The Nothingness of God

By on Nov 4, 2018 in Pathways, Posts | 0 comments

To search for God is to insult God.
Meister Eckhart

The quest for true self and the quest for God is a distinction without a
difference.
Parker Palmer

God is easily, and often, misconstrued as a something. But God does
not exist as a thing, any sort of thing, a thing among other things. God is
not an object among objects.

God does not exist as any sort of matter. God has no atoms, electrons,
neutrons, protons or other atomic particles.

Just as gravity has reality but no atoms, so too God has reality but is
without atoms.

God is not a being among other beings, not even the oft referred to
Supreme Being. The Supreme Being is just another being among other
beings, just more so.

God does not exist as other things in time or space. God is neither up
nor down. God has no locality except everywhere.

God has no circumference, no inside or outside. No middle and no
edge. No beginning and no ending.

God is substantial but is not a substance. God is not verifiable. But this
does not mean God is invalid. It merely means God cannot be
measured.

God is everything without being anything.

God does not exist as father or mother. God has no gender.
God is not graspable. It is not something I can hold or put my hands on.
God can be thought of but is not reducible to our thoughts, ideas,
theories or theologies. All of those things are merely aides to
understanding all of which need now to be abandoned.

In this light it is important to note that the Hebrew word for God,
Yahweh, is thought of as a verb by many scholars. So, perhaps, we
should be translating the word as “Godding.” When Moses meets God
in the experience of the burning bush he asks, “if I come to the people
of Israel and say to them, ‘The God of your fathers has sent me to you.’
And they ask me ‘What is his name?’ What shall I say to them? God said
to Moses, I AM WHO I AM.” (Exodus 3:13-14) Suggested alternative
translations of God’s statement include: “I will be what I will be.” Or “I
will create what I will create.” My suggestion is “I am the becoming of
all things.” There are no things, substances or objects in the statement
“I AM WHO I AM.”

It is fairly clear that very early in the evolutionary emergence of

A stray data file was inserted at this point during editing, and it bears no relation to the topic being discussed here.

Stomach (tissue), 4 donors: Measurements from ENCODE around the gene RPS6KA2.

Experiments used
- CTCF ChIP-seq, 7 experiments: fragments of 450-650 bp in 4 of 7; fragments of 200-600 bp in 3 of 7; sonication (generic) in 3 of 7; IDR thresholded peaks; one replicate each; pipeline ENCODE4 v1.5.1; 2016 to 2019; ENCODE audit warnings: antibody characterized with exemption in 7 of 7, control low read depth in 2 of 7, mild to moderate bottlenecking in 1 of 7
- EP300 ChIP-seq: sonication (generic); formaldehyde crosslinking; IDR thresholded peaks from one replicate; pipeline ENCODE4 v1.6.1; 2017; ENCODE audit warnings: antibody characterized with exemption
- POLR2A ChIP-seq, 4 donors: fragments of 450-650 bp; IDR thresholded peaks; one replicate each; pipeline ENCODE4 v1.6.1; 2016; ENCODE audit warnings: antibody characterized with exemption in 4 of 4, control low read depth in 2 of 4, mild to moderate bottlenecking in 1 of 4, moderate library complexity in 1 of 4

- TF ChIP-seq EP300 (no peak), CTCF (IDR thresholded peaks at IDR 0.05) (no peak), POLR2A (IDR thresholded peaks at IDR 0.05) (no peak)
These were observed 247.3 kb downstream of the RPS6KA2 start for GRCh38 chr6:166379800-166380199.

humanity there was a sense of the Holy, of the Ultimate or the Divine.
There are signs of worship in the very earliest of human archeological
sites. In order to understand that which is ineffable humans developed
metaphors and images as aides in understanding. They also created
numerous forms of scripture to further assist understanding. And to an
extent these things help but they also get in the way for too often they
imply “thingness” which distracts from the ultimate, mysterious nature
of God. All of these aids are the finite trying to understand and define
the infinite.

In addition, it is also crucial to note that Genesis says that
humanity was created in “the image of God.” Most of the world’s
religions make similar statements. The Creator who created all things
and is in all things is deeply embedded in everything including every
person. The Creator and the Created in their depths are One. The
innermost of God is identical with the innermost us. The Creator
fashioned a unity of Creator and Created, of God and Human. I think
this is what Eckhart means in the quote that begins this posting. The
mystic lives not in pursuit of unity with God but instead lives in light of
the already known unity. The mystic seeks to live out the unity in
everyday life. The mystic does not seek that from which he is separate
but seeks what he truly is.

As the ‘becoming of all things,” God is the boiling over of the pure
potentiality of creation. God, then, is the process through which all
things come into being. This eternal unity becomes an act of infinite
love. That which is created is never left by that which creates. That
which creates continues to interact with the creation through never
ending creative energy. The infinite creative force which is the ground
of all reality is one with one with creation, one with the deepest Self of
each of us. That which created remains an ultimately loving presence
always becoming itself in the process. As God creates and remains with
the cosmos it engages in its own personal ongoing creation and is thus
always evolving.

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